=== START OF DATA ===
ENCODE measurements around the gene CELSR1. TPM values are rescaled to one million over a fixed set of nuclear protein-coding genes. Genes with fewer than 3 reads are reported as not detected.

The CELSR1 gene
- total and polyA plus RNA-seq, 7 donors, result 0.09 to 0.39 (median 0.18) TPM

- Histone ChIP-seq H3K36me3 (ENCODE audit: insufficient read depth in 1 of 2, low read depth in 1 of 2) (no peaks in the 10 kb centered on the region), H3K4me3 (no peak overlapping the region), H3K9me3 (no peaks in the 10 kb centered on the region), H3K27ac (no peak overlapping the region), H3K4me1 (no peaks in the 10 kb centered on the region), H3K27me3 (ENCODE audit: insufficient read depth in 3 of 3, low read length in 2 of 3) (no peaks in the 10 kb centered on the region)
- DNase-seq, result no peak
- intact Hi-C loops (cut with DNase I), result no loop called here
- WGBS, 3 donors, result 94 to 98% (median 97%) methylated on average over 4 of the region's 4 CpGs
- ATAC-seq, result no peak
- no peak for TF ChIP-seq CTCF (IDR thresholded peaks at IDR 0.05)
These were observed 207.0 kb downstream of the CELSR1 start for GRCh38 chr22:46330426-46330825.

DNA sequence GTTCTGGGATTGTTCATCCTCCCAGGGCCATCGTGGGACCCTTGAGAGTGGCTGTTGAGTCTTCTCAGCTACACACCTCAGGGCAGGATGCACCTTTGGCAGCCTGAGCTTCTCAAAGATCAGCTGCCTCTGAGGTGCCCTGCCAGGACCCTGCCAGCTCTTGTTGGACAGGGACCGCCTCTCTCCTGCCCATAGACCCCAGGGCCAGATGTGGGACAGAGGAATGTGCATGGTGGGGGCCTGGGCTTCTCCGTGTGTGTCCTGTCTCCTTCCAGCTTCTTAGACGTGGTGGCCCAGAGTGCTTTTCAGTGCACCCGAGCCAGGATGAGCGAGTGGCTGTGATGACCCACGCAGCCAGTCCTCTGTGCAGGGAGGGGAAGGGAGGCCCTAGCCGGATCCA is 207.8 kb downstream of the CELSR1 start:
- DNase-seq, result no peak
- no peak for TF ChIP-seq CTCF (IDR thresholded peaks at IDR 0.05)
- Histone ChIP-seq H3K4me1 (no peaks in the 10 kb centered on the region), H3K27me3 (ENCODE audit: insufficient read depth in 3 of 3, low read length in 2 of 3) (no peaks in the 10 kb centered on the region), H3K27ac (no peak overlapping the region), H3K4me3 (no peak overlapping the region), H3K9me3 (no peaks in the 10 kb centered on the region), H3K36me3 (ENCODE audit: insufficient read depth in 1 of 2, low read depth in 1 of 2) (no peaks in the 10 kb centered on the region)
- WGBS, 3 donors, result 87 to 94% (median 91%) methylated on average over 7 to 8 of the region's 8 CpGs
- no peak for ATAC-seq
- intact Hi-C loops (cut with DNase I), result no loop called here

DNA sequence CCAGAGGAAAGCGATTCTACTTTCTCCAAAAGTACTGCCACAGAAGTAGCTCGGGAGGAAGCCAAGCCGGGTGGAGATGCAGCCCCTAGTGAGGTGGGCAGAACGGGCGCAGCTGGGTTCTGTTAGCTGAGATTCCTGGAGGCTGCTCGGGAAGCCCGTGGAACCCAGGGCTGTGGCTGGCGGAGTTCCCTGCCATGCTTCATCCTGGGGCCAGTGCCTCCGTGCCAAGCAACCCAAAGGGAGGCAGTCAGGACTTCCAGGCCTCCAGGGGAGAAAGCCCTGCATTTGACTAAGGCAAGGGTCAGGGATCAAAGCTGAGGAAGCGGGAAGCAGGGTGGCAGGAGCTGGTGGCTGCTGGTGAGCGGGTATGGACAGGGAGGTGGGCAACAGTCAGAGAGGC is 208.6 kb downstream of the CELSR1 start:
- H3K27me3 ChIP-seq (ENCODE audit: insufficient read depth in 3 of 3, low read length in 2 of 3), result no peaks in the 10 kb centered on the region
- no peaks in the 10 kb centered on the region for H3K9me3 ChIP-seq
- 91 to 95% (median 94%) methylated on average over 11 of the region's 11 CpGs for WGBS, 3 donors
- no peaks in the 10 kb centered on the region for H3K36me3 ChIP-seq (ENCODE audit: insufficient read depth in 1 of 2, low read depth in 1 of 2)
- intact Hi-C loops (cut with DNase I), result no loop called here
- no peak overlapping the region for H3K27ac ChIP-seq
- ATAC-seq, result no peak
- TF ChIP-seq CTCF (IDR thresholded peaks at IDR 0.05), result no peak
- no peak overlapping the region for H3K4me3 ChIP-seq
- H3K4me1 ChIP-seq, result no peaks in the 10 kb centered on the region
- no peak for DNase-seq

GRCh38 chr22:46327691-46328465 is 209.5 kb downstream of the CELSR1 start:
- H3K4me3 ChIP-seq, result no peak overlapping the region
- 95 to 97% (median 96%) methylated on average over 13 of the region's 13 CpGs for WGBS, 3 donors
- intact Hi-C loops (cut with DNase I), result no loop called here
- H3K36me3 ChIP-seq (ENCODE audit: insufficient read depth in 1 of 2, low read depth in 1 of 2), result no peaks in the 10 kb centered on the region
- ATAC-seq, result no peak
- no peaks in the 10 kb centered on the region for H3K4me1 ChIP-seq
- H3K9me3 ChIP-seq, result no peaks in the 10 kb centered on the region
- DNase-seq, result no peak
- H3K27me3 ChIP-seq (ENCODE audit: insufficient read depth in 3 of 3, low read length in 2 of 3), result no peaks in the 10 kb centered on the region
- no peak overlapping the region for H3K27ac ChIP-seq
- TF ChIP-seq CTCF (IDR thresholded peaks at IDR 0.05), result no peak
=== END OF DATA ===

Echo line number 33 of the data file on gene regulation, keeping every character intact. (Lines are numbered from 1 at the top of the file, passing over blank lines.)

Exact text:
- intact Hi-C loops (cut with DNase I), result no loop called here